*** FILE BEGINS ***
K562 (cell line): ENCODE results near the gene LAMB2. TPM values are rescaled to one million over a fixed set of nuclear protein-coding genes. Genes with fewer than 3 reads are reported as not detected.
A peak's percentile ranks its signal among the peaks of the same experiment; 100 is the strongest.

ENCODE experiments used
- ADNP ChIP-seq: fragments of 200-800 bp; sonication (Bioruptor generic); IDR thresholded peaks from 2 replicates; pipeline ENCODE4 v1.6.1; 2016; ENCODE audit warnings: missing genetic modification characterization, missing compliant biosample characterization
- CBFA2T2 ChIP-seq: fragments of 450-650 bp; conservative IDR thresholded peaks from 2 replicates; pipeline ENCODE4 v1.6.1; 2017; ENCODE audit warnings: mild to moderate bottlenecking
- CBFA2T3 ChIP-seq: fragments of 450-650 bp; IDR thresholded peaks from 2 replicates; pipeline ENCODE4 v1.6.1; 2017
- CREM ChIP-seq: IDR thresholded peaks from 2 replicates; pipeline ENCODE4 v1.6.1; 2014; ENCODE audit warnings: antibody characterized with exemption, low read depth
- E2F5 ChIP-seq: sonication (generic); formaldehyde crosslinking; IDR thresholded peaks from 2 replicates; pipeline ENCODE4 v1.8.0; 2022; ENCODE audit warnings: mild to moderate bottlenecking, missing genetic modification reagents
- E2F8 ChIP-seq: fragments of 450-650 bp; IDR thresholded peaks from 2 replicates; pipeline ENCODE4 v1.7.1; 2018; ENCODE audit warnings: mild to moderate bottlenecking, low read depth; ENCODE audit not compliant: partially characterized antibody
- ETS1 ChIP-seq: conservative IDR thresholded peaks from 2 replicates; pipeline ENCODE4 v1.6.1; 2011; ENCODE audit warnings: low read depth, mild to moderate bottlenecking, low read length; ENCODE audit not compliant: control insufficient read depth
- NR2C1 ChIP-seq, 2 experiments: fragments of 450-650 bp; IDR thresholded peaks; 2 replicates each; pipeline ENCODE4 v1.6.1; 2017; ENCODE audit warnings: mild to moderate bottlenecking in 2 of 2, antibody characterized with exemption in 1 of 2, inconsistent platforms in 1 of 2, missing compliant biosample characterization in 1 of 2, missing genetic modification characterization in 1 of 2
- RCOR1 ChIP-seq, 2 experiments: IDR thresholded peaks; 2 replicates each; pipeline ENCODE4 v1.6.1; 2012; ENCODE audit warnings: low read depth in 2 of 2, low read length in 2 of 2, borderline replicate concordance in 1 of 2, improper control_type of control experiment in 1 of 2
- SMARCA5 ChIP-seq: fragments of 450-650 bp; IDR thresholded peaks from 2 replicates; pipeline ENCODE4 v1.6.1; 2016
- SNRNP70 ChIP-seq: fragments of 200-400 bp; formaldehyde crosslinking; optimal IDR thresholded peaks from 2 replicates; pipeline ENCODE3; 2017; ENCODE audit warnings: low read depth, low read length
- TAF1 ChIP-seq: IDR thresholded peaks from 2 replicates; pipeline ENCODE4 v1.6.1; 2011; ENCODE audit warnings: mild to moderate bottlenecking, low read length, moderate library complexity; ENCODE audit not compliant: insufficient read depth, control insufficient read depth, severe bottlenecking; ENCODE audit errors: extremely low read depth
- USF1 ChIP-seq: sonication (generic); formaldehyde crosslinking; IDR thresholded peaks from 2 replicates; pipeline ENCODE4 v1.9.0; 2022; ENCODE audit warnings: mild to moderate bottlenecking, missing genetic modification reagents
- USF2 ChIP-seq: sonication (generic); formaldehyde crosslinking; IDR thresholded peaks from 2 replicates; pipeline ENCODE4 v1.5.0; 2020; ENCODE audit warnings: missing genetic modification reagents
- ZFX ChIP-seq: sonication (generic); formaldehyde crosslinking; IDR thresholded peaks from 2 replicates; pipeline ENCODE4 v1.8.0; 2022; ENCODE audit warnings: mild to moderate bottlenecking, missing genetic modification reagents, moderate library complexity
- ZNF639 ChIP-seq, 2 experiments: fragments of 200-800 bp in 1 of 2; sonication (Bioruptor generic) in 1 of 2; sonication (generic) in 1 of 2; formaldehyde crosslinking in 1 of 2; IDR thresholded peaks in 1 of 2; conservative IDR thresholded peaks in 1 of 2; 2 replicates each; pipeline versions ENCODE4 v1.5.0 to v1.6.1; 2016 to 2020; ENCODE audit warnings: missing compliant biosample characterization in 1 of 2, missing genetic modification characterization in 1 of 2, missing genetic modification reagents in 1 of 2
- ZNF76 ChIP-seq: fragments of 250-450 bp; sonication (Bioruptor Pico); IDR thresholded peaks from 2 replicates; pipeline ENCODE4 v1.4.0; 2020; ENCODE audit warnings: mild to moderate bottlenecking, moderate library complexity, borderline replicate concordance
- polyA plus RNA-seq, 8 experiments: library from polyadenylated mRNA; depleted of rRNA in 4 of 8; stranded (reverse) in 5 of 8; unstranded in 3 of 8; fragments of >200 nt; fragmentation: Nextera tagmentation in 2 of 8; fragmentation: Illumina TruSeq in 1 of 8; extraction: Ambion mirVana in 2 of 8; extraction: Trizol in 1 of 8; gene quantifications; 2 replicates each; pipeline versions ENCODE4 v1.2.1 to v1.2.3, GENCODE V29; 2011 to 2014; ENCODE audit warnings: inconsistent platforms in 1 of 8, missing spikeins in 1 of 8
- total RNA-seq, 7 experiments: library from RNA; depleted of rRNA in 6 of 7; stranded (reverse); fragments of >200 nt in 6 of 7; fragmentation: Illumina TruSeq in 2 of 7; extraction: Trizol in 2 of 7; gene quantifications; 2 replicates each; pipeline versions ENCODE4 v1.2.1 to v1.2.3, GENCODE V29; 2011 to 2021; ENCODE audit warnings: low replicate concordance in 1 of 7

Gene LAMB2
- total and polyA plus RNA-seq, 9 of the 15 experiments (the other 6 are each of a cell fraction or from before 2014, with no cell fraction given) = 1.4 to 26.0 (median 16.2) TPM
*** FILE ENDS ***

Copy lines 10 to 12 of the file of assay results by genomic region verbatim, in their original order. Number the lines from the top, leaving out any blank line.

- ETS1 ChIP-seq: conservative IDR thresholded peaks from 2 replicates; pipeline ENCODE4 v1.6.1; 2011; ENCODE audit warnings: low read depth, mild to moderate bottlenecking, low read length; ENCODE audit not compliant: control insufficient read depth
- NR2C1 ChIP-seq, 2 experiments: fragments of 450-650 bp; IDR thresholded peaks; 2 replicates each; pipeline ENCODE4 v1.6.1; 2017; ENCODE audit warnings: mild to moderate bottlenecking in 2 of 2, antibody characterized with exemption in 1 of 2, inconsistent platforms in 1 of 2, missing compliant biosample characterization in 1 of 2, missing genetic modification characterization in 1 of 2
- RCOR1 ChIP-seq, 2 experiments: IDR thresholded peaks; 2 replicates each; pipeline ENCODE4 v1.6.1; 2012; ENCODE audit warnings: low read depth in 2 of 2, low read length in 2 of 2, borderline replicate concordance in 1 of 2, improper control_type of control experiment in 1 of 2